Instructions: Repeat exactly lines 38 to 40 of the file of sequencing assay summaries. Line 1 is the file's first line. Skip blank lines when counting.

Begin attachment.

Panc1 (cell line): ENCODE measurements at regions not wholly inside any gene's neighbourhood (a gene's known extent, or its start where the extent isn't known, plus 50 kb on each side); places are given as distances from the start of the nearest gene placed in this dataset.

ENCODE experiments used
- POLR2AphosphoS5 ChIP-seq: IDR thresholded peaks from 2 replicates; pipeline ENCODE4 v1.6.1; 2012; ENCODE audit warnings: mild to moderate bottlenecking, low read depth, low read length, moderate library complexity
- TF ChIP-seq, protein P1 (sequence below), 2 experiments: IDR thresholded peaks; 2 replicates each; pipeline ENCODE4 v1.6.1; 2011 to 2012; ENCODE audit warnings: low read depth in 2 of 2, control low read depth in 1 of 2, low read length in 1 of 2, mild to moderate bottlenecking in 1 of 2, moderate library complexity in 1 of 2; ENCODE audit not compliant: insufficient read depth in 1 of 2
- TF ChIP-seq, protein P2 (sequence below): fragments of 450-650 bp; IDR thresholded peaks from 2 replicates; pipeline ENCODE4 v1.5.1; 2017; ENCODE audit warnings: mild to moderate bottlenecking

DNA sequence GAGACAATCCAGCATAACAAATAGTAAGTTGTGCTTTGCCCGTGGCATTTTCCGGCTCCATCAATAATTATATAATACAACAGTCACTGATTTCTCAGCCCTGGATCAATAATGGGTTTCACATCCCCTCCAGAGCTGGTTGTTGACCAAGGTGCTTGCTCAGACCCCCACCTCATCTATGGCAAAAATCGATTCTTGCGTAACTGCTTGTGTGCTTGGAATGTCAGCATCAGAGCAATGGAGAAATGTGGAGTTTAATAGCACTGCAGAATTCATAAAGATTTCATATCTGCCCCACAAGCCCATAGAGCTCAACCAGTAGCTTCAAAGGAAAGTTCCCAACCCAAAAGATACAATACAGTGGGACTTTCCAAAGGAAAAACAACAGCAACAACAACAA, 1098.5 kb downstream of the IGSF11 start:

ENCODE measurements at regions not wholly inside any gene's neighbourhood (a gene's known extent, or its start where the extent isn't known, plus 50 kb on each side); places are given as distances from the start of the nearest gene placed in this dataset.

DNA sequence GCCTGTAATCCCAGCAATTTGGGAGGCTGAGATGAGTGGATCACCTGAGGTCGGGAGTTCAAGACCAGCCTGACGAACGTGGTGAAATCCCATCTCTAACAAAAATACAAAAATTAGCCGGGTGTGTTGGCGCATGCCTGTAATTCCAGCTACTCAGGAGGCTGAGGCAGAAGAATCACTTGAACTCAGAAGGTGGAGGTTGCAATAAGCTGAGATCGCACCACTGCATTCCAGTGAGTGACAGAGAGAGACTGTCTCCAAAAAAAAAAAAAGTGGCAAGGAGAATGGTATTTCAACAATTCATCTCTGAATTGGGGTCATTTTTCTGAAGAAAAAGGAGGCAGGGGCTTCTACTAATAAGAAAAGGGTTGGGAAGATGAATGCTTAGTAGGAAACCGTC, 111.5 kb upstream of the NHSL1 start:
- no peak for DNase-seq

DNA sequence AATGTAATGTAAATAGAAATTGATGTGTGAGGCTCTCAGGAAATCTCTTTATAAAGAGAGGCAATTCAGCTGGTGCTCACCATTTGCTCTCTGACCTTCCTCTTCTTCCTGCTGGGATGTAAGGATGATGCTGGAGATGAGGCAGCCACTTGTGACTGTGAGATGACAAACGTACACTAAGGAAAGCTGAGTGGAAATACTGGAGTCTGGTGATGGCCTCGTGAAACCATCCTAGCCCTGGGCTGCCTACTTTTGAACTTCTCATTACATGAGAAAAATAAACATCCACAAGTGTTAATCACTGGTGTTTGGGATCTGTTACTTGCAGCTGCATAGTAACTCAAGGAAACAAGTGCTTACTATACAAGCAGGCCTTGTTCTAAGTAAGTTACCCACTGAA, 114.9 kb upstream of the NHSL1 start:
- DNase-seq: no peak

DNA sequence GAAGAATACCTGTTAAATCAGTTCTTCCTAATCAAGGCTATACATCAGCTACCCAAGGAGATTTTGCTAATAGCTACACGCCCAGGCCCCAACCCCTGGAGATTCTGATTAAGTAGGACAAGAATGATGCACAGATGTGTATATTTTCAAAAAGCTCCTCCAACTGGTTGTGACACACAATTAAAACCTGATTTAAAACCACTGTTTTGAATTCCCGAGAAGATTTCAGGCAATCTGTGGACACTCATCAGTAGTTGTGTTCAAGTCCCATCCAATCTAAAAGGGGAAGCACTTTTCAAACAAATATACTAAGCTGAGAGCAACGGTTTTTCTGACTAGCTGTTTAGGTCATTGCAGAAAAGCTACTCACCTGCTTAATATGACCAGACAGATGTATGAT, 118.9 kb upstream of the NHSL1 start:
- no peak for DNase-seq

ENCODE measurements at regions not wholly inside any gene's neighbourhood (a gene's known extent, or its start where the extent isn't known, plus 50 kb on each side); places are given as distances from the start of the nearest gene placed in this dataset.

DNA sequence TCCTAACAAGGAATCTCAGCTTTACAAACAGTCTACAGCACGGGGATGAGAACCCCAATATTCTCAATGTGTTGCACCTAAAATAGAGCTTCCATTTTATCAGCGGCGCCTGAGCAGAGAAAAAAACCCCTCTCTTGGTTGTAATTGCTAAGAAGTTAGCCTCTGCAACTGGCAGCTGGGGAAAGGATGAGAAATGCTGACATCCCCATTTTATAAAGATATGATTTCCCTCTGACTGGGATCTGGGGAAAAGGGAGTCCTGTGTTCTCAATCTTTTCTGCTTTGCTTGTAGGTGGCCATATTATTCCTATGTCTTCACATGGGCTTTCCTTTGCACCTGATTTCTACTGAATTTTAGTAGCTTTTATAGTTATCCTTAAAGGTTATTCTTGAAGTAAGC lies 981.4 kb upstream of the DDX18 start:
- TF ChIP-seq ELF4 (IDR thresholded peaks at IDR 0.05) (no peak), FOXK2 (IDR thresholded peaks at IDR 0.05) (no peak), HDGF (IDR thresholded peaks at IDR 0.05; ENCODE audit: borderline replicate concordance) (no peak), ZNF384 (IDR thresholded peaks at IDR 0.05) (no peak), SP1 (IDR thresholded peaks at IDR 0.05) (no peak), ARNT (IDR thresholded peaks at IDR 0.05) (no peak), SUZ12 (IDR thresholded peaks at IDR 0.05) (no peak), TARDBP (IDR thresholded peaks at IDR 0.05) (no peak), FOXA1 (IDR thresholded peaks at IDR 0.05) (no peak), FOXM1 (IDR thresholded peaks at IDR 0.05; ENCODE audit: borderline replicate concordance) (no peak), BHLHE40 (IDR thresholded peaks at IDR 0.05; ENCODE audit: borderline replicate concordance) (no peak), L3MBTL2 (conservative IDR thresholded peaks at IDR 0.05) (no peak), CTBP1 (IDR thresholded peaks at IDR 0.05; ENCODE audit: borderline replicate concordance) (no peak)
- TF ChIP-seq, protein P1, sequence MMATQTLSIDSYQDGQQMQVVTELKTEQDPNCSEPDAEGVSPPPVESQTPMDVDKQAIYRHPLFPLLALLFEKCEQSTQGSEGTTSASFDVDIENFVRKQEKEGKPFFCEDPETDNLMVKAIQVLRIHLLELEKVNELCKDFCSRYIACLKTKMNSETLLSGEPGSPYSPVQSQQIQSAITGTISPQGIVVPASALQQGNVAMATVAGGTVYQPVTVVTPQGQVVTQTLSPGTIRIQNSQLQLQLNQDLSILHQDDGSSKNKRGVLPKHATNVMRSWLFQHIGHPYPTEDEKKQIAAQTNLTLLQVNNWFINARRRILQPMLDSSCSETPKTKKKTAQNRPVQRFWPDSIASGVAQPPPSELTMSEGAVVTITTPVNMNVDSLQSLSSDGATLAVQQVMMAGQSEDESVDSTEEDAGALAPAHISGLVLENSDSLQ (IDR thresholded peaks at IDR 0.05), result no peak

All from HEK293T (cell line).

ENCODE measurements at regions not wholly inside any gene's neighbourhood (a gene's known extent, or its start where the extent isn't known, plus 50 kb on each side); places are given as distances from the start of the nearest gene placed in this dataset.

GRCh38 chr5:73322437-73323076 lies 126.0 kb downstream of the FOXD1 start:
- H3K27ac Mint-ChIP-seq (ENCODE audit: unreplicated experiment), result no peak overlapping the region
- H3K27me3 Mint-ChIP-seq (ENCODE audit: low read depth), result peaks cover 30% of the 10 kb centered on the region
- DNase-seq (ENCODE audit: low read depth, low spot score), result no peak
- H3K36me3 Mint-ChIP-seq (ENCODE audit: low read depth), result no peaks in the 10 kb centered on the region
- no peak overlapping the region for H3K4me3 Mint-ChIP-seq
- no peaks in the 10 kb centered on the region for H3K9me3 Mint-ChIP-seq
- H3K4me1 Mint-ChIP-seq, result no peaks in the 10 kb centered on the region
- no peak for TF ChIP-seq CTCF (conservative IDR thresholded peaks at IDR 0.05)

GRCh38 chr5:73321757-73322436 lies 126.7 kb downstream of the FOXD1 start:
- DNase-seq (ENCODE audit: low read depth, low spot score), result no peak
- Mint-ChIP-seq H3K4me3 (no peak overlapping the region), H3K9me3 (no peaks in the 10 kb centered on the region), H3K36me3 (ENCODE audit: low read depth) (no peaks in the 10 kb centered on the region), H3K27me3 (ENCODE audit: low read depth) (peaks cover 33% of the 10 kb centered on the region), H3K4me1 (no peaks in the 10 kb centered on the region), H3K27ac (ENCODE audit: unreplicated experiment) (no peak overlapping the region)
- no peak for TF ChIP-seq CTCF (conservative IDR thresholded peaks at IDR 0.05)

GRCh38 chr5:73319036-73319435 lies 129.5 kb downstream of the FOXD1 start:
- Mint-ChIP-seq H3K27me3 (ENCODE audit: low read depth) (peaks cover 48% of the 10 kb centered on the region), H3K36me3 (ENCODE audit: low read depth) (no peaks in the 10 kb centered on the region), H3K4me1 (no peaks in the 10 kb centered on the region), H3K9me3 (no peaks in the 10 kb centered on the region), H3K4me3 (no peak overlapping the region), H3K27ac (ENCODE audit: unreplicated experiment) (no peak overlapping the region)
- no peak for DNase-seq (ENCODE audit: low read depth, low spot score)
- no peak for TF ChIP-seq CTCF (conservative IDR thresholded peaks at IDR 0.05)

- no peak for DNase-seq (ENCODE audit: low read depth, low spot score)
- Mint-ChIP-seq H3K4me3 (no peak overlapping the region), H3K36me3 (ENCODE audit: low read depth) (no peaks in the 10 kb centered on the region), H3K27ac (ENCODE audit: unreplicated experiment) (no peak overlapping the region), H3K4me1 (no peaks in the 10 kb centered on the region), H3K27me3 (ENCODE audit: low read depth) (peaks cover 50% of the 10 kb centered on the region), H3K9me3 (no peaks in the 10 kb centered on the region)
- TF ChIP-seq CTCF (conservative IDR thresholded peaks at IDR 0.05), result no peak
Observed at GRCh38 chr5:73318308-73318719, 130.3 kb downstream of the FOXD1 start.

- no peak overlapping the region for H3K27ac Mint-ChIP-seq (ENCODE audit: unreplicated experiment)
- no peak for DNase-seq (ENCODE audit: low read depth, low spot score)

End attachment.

- Mint-ChIP-seq H3K4me3 (no peak overlapping the region), H3K36me3 (ENCODE audit: low read depth) (no peaks in the 10 kb centered on the region), H3K27ac (ENCODE audit: unreplicated experiment) (no peak overlapping the region), H3K4me1 (no peaks in the 10 kb centered on the region), H3K27me3 (ENCODE audit: low read depth) (peaks cover 50% of the 10 kb centered on the region), H3K9me3 (no peaks in the 10 kb centered on the region)
- TF ChIP-seq CTCF (conservative IDR thresholded peaks at IDR 0.05), result no peak
Observed at GRCh38 chr5:73318308-73318719, 130.3 kb downstream of the FOXD1 start.